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Just found this really great video. Pavarotti: Always remain a student!

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James Lugo

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My friends never understand that I refuse to drink alcohol if I know I'm singing in a week or so or that night.

I make sure I'm warming up and singing regularly everyday or that I'm drinking water all the time.


Getting a cold is a pain! and I try to avoid family and friends but they just don't understand.


Many of my singing friends are surprised I warm up as soon as I get up because they don't need to warm up and still sing great. You warm up? I have a beer and I'm good. HOW!? They go off and belt out G4s and A4s.

They're surprised I still take vocal lessons.


I really need to stretch out, meditate and steam a lot more though. I can tell if I've not drank properly the previous day, it's strange.

Friends find it fascinating that I can wake up in the morning and instantly know if I have a problem or a bump in my voice as soon as I'm up. You just kinda know. Nope, that G4 ain't coming out at this very moment so I know I have to warm up x amount.



I used to be in a mindstate that I must hurry up and learn to sing whatever and I need to be signed by tomorrow. Here I am 2 years on and glad I never got took on back then because I've come further. I'm know getting noticed by labels and scouts and feel a lot more sturdier in my sound, yes there's areas I need to work on like thinning out and having a more medium sound to go to to get more dynamics in my voice, but I just keep going on.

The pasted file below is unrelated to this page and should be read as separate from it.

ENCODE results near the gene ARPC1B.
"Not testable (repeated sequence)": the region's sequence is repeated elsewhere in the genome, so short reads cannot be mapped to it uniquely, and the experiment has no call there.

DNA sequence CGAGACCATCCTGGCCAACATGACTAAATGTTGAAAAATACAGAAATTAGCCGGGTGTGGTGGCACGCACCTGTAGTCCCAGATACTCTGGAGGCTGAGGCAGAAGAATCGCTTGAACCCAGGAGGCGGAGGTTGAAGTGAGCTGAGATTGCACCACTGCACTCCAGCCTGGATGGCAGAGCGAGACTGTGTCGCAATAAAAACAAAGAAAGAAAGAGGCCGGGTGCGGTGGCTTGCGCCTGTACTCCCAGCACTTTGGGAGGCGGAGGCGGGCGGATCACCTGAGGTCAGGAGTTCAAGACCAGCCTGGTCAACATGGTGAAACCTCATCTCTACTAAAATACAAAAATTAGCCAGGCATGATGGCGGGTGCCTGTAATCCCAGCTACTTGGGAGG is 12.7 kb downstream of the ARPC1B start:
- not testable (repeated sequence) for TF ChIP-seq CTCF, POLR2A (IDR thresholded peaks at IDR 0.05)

I adore Pavarotti's voice.

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Thank you, James, for posting this.


I am reminded of how Enrico Caruso, in another time, could not travel as fast as singers are expected to travel today. He would get to a destination and might have a month or two engagement. Prone to allergies, he would take walks to acclimate his body to the local climate. He drank some, smoked cigars once in a while, though one does not "smoke" cigars the same way that people smoke cigarettes.


And like Pavarotti says, he would concentrate intensely on whatever he as doing. Breathing, vocalises, sections of the performance. At that particular moment in time, that was all that existed.


Singers such as Geoff Tate would often travel separately because he wanted the air warmer and not as dry as the rest of the band would prefer. I remember watching a documentary on the rally at Sturgis, South Dakota some years ago. Queensryche was to play at the Buffalo Chip and Geoff and his wife rode in from Seattle on his Harley-Davidson Road King (full bagger.) And they still do that for vacations. So, if you are ever in the Pacific Northwest at some little bed and breakfast and you are in the cafe and the guy at the next table looks a lot like Geoff Tate, it could be him.


And I can certainly understand how each of these singers takes such special care. That tiny little voice is their livelihood.

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I love learning all about the voice...sometimes you just need confirmation or to know you aren't alone or you aren't way off on a tangent.


And I still say there are things about it we are just never going to figure out.


Funny thing, I befriended this singer on YT who sang with Lou on the D Drive CD (Phil Naro) and has a great voice.  We finally got to talk and I asked him all these questions about this and that and all he said to me was, "Bob, to be honest I have no idea what the hell I'm doing, I just sing a lot all the time. I never push the voice.  I never warm up, I just sing.



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